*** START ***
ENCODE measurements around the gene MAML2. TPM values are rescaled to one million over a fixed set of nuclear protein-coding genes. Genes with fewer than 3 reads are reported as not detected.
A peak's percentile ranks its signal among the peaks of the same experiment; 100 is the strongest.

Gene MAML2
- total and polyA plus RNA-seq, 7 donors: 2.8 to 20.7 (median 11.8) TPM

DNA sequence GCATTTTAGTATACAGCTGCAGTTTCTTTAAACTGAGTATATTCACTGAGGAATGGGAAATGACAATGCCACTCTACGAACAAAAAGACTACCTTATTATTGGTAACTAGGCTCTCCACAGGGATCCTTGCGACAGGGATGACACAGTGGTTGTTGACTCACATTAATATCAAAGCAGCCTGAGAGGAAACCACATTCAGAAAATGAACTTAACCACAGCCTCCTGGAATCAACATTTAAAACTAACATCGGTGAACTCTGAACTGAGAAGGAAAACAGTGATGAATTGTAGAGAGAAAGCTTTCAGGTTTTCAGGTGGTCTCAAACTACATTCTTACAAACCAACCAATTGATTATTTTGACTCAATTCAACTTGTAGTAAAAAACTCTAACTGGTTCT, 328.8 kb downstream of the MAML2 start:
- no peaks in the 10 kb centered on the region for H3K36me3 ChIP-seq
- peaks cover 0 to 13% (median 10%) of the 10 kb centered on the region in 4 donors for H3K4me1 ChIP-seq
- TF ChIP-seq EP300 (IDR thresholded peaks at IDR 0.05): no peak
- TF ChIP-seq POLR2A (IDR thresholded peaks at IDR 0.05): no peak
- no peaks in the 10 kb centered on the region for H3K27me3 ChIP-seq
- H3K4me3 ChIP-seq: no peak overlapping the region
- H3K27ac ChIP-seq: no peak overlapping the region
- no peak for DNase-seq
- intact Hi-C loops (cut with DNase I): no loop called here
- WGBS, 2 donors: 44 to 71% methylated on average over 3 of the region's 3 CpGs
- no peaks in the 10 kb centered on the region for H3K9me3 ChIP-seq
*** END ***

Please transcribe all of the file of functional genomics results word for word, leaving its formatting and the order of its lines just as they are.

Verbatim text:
ENCODE measurements around the gene MAML2. TPM values are rescaled to one million over a fixed set of nuclear protein-coding genes. Genes with fewer than 3 reads are reported as not detected.
A peak's percentile ranks its signal among the peaks of the same experiment; 100 is the strongest.

Gene MAML2
- total and polyA plus RNA-seq, 7 donors: 2.8 to 20.7 (median 11.8) TPM

DNA sequence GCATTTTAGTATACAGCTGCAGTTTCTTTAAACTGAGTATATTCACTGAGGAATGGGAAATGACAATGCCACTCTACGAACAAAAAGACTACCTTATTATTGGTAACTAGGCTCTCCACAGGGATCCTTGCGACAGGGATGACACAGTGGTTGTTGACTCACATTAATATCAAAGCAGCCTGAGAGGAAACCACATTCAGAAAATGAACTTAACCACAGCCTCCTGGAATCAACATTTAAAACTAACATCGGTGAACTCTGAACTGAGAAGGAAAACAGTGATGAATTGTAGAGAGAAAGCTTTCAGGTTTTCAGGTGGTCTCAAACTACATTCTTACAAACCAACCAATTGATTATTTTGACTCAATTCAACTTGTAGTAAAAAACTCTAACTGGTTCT, 328.8 kb downstream of the MAML2 start:
- no peaks in the 10 kb centered on the region for H3K36me3 ChIP-seq
- peaks cover 0 to 13% (median 10%) of the 10 kb centered on the region in 4 donors for H3K4me1 ChIP-seq
- TF ChIP-seq EP300 (IDR thresholded peaks at IDR 0.05): no peak
- TF ChIP-seq POLR2A (IDR thresholded peaks at IDR 0.05): no peak
- no peaks in the 10 kb centered on the region for H3K27me3 ChIP-seq
- H3K4me3 ChIP-seq: no peak overlapping the region
- H3K27ac ChIP-seq: no peak overlapping the region
- no peak for DNase-seq
- intact Hi-C loops (cut with DNase I): no loop called here
- WGBS, 2 donors: 44 to 71% methylated on average over 3 of the region's 3 CpGs
- no peaks in the 10 kb centered on the region for H3K9me3 ChIP-seq